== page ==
There are a number of ways to review our management of the current pandemic, but nothing short of a nationally oriented public inquiry established by – but not beholden to – the federal government will do. Internal reviews by the public service would be too narrow and they would be undertaken by the very institutions whose activities and advice need to be reviewed. Review by Parliament would fall prey to the excessive partisanship that seems to govern relations within our various legislatures. Auditors general will have a contribution to make to our understanding of what happened, but they are limited to their respective jurisdictions and have little if any ability to consider activity in the private sector and in civil society.

The COVID-19 crisis is unquestionably a national and international challenge that paid little attention to borders, and as such the inquiry must be structured to allow for a review of all aspects of how Canada fared. Three issues should be of particular focus.

The first is the need to consider to what extent Canada should ensure that certain essential goods be available, no matter what. This is not a matter for governments alone; it requires the participation of the business sector and the provinces.

The second issue is one of personal freedoms. We live in a country of rights and responsibilities, and that balance always needs to be carefully calibrated. The question of whether an individual’s right to refuse public health advice supersedes government efforts to ensure the greater good needs at least some measure of resolution.

The third issue involves the roles and responsibilities of the numerous levels of government within Canada, as well as the roles of other countries and of international institutions. The management of interprovincial and international borders is perhaps the most obvious example of something in this area that needs to be probed. The broad distribution of responsibility and action to deal with COVID-19 may or may not have been essentially correct. Either way, it needs an objective review to determine if any adjustments are necessary for the future.

A process like this could also help us recognize and fortify our strong points. The objective of an inquiry is not to assume bad faith or assign blame, but rather to look into what was done and how, with a view to proposing corrective action. Any inquiry must recognize what went well. In this respect, the relatively positive response of the public to instructions and the general level of co-operation between the federal and provincial governments (as evidenced by many First Minister virtual meetings) need mention.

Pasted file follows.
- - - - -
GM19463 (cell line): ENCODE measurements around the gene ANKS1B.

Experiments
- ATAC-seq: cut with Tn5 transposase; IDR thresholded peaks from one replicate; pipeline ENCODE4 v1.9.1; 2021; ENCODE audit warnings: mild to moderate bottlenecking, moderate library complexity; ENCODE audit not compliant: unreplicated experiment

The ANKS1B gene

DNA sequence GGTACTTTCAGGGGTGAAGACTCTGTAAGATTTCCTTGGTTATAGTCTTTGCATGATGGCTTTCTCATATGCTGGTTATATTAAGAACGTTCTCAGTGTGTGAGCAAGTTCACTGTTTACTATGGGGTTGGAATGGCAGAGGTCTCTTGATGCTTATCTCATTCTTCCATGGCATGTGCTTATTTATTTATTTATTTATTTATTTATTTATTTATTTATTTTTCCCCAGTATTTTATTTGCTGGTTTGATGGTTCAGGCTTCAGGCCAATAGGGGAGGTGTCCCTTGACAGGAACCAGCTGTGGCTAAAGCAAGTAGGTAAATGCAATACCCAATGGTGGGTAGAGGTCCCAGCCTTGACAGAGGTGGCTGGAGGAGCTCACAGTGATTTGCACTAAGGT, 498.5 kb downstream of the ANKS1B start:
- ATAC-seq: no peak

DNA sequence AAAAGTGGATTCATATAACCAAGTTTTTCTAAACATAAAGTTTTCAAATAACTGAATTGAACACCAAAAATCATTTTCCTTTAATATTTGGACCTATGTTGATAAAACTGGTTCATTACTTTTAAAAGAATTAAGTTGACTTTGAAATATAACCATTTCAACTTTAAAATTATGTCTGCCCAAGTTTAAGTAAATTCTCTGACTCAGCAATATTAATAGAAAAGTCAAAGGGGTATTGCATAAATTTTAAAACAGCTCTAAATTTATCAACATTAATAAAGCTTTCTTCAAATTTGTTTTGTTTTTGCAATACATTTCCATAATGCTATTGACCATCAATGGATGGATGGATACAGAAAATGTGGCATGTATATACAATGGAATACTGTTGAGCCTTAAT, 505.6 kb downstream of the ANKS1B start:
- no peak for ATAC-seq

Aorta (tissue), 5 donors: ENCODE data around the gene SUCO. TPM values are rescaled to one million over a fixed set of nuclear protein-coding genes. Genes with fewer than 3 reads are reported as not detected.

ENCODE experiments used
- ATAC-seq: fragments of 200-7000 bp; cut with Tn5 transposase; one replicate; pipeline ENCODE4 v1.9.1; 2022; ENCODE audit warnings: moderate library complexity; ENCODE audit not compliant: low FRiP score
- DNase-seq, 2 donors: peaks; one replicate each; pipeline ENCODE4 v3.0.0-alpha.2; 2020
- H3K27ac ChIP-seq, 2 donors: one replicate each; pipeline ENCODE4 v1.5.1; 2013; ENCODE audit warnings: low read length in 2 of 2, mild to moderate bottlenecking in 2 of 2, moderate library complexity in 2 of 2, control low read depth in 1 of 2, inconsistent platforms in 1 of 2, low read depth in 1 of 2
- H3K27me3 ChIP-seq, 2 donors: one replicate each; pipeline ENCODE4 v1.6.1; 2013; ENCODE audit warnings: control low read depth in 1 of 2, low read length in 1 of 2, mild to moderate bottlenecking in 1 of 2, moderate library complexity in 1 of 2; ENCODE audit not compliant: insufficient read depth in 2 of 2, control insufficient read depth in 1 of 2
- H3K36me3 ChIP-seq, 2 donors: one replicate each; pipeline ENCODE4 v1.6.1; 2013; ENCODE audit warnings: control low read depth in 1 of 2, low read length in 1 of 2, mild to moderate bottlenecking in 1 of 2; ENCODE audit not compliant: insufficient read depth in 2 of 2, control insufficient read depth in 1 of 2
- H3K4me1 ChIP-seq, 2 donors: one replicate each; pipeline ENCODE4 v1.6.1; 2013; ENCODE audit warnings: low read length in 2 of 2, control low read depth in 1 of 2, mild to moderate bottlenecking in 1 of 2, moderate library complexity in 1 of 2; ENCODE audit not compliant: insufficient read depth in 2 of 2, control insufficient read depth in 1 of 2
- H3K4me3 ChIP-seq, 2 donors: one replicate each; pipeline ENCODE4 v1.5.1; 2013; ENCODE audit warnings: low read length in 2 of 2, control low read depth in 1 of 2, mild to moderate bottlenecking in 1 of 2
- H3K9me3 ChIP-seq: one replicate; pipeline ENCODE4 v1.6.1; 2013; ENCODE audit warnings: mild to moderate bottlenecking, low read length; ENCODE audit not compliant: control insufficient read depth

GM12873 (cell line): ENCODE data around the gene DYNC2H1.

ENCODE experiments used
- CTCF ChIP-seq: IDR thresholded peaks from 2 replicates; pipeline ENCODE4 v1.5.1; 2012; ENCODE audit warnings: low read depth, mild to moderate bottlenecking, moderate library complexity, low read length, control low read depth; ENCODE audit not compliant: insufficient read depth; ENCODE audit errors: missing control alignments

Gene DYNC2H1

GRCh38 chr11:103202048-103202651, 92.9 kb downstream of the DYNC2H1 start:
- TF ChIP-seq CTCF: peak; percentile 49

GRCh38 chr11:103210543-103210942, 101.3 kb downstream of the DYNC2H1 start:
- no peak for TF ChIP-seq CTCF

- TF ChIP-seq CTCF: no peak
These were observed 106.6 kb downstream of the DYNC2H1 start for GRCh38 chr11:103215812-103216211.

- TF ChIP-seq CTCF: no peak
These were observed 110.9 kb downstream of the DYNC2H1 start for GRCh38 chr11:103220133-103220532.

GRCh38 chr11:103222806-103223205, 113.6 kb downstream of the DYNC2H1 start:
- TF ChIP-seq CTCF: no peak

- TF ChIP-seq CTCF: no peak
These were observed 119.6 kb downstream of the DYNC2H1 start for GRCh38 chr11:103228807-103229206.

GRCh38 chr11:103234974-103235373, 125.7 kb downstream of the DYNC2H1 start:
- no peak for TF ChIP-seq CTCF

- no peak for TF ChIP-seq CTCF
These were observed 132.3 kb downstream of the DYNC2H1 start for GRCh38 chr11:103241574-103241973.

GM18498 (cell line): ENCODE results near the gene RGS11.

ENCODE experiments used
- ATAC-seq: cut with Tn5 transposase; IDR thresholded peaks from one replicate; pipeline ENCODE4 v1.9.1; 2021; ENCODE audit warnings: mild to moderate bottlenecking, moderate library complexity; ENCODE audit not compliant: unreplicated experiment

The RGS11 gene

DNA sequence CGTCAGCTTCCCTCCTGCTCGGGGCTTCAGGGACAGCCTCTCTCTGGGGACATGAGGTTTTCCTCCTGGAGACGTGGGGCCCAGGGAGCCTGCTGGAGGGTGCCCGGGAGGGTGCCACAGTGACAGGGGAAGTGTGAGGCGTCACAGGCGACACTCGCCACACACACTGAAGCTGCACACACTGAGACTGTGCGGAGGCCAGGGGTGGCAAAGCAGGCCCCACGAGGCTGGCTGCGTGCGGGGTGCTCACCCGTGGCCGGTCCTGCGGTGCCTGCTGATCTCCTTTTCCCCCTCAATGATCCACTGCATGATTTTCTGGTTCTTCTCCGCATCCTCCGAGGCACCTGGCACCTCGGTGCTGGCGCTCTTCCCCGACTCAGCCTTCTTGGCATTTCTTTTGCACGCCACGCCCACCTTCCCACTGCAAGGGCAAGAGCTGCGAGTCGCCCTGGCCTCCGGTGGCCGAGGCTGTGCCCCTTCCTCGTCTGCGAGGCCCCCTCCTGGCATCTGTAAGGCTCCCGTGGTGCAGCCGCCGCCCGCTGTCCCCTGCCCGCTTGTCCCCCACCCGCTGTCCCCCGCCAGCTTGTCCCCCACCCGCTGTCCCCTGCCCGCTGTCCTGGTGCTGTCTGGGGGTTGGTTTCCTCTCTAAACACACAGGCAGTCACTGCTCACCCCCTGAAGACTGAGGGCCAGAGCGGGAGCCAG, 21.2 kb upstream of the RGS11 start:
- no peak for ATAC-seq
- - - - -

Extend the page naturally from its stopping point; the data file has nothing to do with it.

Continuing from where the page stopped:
Given the number of deaths Canada has seen throughout this pandemic, the enormous social and economic adjustments Canadians have made, and the unprecedented cost to taxpayers, this country needs a credible, practical and comprehensive look at how we can be better prepared for the next pandemic. A public inquiry established by the federal government, but independent of it, is the only practical vehicle to accomplish this. It needs to be set up before the next election to prevent its work from becoming a matter of partisan debate. Now is not too soon to get started.

Richard Fadden is a former national security adviser to the prime minister. He was director of the Canadian Security Intelligence Service from 2009 to 2013 and served as deputy minister of national defence from 2013 to 2015.

Source: https://www.theglobeandmail.com/opinion/article-canada-needs-a-national-inquiry-into-its-handling-of-covid-19/

#COVID-19: Comparing provinces with other countries 23 June Update, China’s vaccine diplomacy

The latest charts, compiled 23 June as overall rates in Canada continue to decline along with increased vaccinations (still largely first dose, fully vaccinated 20.8 percent, most EU countries are between 25 to 35%).

Vaccinations: Minor relative changes with Ontario ahead of Quebec and British Columbia. China’s vaccination rate continues to grow dramatically (about 16% fully vaccinated. Article below charts describes lower efficacy of Chinese-made vaccines.

Trendline charts

Infections per million: No relative changes.

Deaths per million: No relative change.

Vaccinations per million: Canadian vaccination rates continue to exceed G7 less Canada. Vaccination rate increase in immigration source countries driven by China (up 16% from last week) with Indian vaccination rates up 12.5% compared to last week.